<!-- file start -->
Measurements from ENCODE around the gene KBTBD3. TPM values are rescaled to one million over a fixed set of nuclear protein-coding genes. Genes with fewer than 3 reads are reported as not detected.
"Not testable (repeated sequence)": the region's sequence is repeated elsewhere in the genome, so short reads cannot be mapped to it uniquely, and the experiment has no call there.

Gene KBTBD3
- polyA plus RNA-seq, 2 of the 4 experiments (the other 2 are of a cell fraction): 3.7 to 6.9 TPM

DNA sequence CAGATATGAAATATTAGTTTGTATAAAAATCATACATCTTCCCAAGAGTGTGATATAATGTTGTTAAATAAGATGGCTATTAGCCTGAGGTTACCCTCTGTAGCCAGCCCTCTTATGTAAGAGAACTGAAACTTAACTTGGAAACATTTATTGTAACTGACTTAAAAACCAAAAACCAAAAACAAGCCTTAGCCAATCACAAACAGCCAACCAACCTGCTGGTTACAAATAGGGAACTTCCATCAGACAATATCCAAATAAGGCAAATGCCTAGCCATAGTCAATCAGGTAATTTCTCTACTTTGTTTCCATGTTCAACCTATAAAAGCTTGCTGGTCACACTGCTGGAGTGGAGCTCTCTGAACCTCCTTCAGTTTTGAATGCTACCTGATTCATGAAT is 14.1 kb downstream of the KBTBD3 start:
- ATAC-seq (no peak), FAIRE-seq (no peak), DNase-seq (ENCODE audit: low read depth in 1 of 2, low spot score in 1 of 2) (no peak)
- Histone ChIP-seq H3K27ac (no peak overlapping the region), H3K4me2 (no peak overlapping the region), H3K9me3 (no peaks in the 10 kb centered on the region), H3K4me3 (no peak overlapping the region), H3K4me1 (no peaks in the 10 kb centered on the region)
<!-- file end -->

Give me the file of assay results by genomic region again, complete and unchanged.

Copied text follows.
Measurements from ENCODE around the gene KBTBD3. TPM values are rescaled to one million over a fixed set of nuclear protein-coding genes. Genes with fewer than 3 reads are reported as not detected.
"Not testable (repeated sequence)": the region's sequence is repeated elsewhere in the genome, so short reads cannot be mapped to it uniquely, and the experiment has no call there.

Gene KBTBD3
- polyA plus RNA-seq, 2 of the 4 experiments (the other 2 are of a cell fraction): 3.7 to 6.9 TPM

DNA sequence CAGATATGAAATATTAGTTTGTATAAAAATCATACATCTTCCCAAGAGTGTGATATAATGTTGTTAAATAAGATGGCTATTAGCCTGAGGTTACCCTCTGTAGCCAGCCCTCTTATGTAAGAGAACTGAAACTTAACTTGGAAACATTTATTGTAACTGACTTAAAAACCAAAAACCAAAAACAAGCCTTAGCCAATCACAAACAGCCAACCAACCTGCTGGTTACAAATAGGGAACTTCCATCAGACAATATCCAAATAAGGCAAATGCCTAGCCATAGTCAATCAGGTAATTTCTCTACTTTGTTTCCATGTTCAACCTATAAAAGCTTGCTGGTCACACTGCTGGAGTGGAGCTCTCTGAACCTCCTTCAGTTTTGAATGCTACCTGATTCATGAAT is 14.1 kb downstream of the KBTBD3 start:
- ATAC-seq (no peak), FAIRE-seq (no peak), DNase-seq (ENCODE audit: low read depth in 1 of 2, low spot score in 1 of 2) (no peak)
- Histone ChIP-seq H3K27ac (no peak overlapping the region), H3K4me2 (no peak overlapping the region), H3K9me3 (no peaks in the 10 kb centered on the region), H3K4me3 (no peak overlapping the region), H3K4me1 (no peaks in the 10 kb centered on the region)